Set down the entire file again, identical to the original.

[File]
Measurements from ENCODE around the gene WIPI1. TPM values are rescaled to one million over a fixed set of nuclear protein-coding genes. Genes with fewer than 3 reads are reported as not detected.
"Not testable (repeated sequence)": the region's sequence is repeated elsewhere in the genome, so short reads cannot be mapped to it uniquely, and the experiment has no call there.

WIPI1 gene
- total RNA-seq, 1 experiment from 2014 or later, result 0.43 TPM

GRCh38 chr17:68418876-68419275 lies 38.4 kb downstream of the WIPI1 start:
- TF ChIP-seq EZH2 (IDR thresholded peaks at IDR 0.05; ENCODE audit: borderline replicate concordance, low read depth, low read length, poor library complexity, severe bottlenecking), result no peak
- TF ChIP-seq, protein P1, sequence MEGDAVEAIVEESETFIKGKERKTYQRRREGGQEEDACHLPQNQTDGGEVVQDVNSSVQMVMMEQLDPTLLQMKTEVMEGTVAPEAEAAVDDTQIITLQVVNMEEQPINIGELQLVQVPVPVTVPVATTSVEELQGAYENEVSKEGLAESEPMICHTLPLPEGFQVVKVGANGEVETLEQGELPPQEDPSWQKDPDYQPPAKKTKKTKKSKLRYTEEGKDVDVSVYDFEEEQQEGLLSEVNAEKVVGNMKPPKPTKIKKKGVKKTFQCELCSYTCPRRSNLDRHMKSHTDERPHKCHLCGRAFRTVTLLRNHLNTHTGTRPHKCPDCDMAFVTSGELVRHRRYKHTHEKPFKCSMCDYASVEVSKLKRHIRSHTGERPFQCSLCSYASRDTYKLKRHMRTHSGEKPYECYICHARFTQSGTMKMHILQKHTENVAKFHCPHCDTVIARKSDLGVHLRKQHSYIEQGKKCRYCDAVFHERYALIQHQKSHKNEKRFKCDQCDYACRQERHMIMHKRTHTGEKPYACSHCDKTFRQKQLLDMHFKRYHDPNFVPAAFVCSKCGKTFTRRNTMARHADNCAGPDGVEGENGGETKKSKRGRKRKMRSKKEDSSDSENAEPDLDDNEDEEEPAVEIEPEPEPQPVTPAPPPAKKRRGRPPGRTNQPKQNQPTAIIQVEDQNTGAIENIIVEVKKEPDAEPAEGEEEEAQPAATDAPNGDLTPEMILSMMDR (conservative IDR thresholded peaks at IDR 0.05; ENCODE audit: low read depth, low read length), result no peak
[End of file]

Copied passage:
Measurements from ENCODE around the gene WIPI1. TPM values are rescaled to one million over a fixed set of nuclear protein-coding genes. Genes with fewer than 3 reads are reported as not detected.
"Not testable (repeated sequence)": the region's sequence is repeated elsewhere in the genome, so short reads cannot be mapped to it uniquely, and the experiment has no call there.

WIPI1 gene
- total RNA-seq, 1 experiment from 2014 or later, result 0.43 TPM

GRCh38 chr17:68418876-68419275 lies 38.4 kb downstream of the WIPI1 start:
- TF ChIP-seq EZH2 (IDR thresholded peaks at IDR 0.05; ENCODE audit: borderline replicate concordance, low read depth, low read length, poor library complexity, severe bottlenecking), result no peak
- TF ChIP-seq, protein P1, sequence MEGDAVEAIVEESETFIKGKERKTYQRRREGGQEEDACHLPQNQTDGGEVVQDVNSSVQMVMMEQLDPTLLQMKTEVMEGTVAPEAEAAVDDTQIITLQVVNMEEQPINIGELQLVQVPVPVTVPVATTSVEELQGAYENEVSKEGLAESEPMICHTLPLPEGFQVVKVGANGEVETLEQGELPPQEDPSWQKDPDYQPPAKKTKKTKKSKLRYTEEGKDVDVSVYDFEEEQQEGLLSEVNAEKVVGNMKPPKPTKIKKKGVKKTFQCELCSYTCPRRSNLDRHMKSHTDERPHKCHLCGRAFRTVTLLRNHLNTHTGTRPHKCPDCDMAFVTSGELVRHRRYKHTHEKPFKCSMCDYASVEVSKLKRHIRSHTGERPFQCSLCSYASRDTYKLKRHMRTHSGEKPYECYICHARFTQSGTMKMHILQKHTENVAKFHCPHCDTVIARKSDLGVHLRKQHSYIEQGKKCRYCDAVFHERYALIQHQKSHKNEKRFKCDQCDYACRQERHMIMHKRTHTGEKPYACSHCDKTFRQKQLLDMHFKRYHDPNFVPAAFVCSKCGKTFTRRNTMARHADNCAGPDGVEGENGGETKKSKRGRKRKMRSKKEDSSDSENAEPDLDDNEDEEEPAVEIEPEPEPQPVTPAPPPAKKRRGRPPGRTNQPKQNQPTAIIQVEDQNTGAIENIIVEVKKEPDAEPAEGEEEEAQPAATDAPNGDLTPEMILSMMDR (conservative IDR thresholded peaks at IDR 0.05; ENCODE audit: low read depth, low read length), result no peak